My primary interest, and the focus of this piece of research, is the role of Arabs working on archaeological digs in Palestine in the Late Ottoman period. The standard view of the archaeology of this period tends to focus on a single (white, educated, male) leader who makes pioneering discoveries and to whom all credit for a dig accrues. As future publications emerging from this research will show, this image often does not hold up under scrutiny of the daily records and personal writings of excavators and their staff and visitors. I think that the two Yusifs – as well as many other non-Westerners who contributed to British, American, German and French archaeological digs in the Holy Land pre-WWI – were actually important figures, not only in the practical, day-to-day running of the excavations, but also at times in how finds were understood and interpreted.

One part of my approach to this issue has been to look at the networks of contact and knowledge exchange which happened, not only in formal, academic settings but also in informal environments. Much of my focus has been on the writings and activities of Frederick J. Bliss and R.A.S. Macalister, as the two longest-serving PEF excavation leaders at the time. In this blog, though, I want to show a couple of small, rather peripheral, but also quite fascinating and indicative objects which emerged from the archives.

The first is a pair of calling-cards found in a wallet belonging to Duncan Mackenzie. Mackenzie was a Scottish archaeologist, best-known for his work with Sir Arthur Evans at Knossos in Crete. After Macalister’s resignation from the PEF to take up his chair at University College Dublin in 1909. Although Mackenzie had a reputation as a brilliant field archaeologist, he was also a difficult character; in a 1996 article for Palestine Exploration Quarterly, Nicoletta Momigliano described his time at the Fund’s Ain Shams dig as one of “conflicting interests and expectations, of misunderstandings and self-delusions, of wounded pride and dysentery. It is not a ‘success’ story”.

Calling-cards bestowed on Mackenzie by Boulus Said of “The Palestine Educational Store, Jaffa Road” and Gustaf Dalman, styling him “Rector of the German Archaeological Institute, Consul to His Majesty the King of the Swedes, Goths and Wends, and to the King of Denmark”. (PEF-DA-MACK-313.01 – 03)

Calling-cards bestowed on Mackenzie by Boulus Said of “The Palestine Educational Store, Jaffa Road” and Gustaf Dalman, styling him “Rector of the German Archaeological Institute, Consul to His Majesty the King of the Swedes, Goths and Wends, and to the King of Denmark”. (PEF-DA-MACK-313.01 – 03)

The calling-cards reflect, however, a different aspect of Mackenzie’s time in Palestine, his interactions with the intellectual and social milieu of Late Ottoman Jerusalem. Jerusalem is often painted a somewhat of a backwater, especially in contrast with Cairo and Beirut, the thriving centres of the Arabic Nahda, or renaissance. But the city saw much coming-and-going of Western scholars, missionaries, diplomats and businessmen, as well as a more stable population of local Arabs and Jews engaged in thinking, writing, studying and publishing. Mackenzie met many people from each of these overlapping social worlds, as these cards demonstrate.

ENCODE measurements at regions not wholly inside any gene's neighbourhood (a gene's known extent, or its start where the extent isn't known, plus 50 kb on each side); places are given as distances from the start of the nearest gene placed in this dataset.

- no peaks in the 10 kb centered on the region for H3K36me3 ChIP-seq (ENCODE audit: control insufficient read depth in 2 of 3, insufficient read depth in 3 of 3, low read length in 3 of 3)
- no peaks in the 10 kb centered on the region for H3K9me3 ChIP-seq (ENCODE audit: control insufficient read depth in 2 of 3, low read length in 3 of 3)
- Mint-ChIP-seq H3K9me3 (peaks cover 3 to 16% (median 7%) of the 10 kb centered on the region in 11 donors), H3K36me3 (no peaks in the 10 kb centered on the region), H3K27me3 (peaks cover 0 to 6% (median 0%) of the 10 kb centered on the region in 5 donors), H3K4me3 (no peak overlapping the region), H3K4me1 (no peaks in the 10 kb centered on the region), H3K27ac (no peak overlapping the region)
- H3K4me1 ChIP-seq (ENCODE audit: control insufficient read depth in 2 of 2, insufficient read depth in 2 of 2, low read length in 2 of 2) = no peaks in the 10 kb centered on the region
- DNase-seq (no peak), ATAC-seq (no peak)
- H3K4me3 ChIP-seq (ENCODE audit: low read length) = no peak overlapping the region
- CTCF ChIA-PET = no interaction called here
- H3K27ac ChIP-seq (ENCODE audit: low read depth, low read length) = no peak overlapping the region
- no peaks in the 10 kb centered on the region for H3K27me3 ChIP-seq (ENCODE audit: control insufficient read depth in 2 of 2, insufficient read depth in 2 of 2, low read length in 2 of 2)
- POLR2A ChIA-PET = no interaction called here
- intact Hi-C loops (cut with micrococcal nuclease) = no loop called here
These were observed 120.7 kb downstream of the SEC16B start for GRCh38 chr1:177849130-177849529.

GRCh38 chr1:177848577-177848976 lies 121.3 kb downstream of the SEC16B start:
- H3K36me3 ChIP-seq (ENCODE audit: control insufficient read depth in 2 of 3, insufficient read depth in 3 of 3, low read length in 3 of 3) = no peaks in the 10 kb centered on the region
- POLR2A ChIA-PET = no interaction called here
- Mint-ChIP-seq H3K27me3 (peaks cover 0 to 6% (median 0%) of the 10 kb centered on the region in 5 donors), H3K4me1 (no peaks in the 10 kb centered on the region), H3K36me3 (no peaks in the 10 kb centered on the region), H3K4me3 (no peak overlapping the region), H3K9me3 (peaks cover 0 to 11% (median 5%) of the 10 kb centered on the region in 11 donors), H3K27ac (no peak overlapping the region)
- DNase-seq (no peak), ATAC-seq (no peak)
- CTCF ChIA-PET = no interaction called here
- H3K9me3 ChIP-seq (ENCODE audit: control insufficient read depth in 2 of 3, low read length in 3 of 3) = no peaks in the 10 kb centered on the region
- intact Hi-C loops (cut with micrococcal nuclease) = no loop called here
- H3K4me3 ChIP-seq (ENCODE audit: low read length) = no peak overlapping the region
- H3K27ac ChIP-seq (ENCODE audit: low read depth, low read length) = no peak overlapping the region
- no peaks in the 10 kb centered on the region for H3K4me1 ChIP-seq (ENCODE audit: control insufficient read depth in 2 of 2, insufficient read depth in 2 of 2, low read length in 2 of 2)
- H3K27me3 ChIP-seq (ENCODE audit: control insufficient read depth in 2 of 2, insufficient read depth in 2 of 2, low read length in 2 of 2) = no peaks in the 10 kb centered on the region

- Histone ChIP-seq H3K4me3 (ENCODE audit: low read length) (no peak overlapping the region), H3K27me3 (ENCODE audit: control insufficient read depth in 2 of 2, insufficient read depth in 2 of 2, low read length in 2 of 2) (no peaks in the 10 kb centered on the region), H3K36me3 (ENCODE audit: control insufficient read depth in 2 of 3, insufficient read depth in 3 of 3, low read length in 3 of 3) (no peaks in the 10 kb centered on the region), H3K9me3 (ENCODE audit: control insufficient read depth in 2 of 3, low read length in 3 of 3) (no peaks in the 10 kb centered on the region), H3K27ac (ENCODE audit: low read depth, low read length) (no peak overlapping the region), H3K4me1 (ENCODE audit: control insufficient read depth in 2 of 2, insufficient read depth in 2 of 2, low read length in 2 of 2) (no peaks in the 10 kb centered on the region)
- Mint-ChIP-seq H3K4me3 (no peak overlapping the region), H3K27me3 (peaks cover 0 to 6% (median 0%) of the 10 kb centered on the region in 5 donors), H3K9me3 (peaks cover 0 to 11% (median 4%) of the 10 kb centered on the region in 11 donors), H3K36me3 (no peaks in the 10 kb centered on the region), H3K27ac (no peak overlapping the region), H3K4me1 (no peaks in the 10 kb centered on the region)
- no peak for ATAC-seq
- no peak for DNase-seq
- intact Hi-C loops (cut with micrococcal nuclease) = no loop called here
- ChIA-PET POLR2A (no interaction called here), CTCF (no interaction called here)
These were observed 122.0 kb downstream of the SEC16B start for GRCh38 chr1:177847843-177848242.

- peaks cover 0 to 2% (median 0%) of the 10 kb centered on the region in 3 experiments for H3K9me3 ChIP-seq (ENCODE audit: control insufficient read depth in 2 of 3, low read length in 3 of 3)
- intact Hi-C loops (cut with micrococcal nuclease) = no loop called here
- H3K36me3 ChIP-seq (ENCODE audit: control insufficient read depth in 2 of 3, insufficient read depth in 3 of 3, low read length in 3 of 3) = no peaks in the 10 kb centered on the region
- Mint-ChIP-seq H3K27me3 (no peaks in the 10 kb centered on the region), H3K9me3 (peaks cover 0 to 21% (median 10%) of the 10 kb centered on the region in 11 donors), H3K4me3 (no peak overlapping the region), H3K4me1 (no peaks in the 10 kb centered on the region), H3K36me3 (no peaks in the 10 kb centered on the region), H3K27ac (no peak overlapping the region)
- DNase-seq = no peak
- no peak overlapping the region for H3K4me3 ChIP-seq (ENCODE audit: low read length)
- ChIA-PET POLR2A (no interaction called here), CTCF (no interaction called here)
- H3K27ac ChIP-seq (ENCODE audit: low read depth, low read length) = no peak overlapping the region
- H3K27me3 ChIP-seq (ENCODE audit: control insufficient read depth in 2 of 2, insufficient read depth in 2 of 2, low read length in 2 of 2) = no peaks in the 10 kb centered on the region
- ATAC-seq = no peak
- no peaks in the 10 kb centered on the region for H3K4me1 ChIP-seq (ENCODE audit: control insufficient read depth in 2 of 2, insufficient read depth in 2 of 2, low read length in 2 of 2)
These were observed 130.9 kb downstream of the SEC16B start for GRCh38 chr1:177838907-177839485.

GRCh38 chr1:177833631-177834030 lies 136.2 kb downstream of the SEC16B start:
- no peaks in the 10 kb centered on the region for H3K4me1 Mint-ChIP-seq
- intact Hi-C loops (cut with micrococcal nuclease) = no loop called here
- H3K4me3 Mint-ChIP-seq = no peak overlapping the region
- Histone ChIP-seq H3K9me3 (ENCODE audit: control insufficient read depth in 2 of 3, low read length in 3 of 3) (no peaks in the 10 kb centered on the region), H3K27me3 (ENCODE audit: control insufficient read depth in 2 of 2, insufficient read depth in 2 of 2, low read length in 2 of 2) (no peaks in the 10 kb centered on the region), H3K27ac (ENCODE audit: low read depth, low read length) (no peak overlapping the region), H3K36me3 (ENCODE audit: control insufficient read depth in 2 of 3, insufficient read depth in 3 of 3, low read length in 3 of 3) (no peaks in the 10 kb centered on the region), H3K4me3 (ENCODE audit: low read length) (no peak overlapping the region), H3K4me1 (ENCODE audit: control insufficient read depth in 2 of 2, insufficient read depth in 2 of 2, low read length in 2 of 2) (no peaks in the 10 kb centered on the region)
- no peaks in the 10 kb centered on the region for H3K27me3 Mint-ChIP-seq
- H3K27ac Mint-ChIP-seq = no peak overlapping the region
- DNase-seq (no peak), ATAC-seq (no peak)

The first was given to him by Boulus Said. Boulus owned the Palestine Educational Bookshop (the precursor to the Educational Bookshop on Salah Eddin Street, beloved of many visitors to present-day Jerusalem).  In his study of Palestinian books and literacy Reading Palestine, Ami Ayalon estimates that Boulus Said founded the bookshop around 1910 – so when he handed Duncan Mackenzie this card he had only recently set up his store. Later, on his return from the USA, Boulus’ cousin Wadie (later William) joined the business and established a branch in Cairo; Wadie is probably best-known as father of the great Palestinian scholar Edward Said.

The Palestine Educational Bookshop was not only one of the first bookstores and stationers in the country. It was also a publisher, and the company name appears on many works from the Mandate era, in both Arabic and English. A rival Jerusalem bookshop, the Andalus, advertised the fact that it could source books from Cairo within 24 hours, ordering via telegraph and receiving them through the railway which passed through Gaza and Jaffa to arrive in Jerusalem; there seems little reason why the Educational, with its Cairo branch, could not have performed similar feats. Certainly newspaper adverts highlight its range of international titles.

The presence of a calling-card from Boulus Said in Mackenzie’s wallet, therefore, represents a beginning – an early moment in the development of a significant cultural and intellectual phenomenon in pre-1948 Jerusalem, and the linkage of that moment to some of the most important figures in twentieth-century Palestinian history. The second calling-card, though, represents something more like an ending. It came from Gustaf Dalman, a German Orientalist, theologian and ethnographer.

In the 1890s and 1910s Dalman had lived and worked in Palestine (he also, early in his career, applied to become a Free Church of Scotland missionary there), and published major works on, in particular, the Aramaic language, Hebrew theology, and Christianity. At this point in time, German researchers were producing some of the most important scholarship on both contemporary and historic Palestine, and Dalman was foremost amongst them. But soon after Mackenzie left Palestine in 1913, WWI saw German influence in the Middle East (via its ally, the Ottoman Empire), collapse.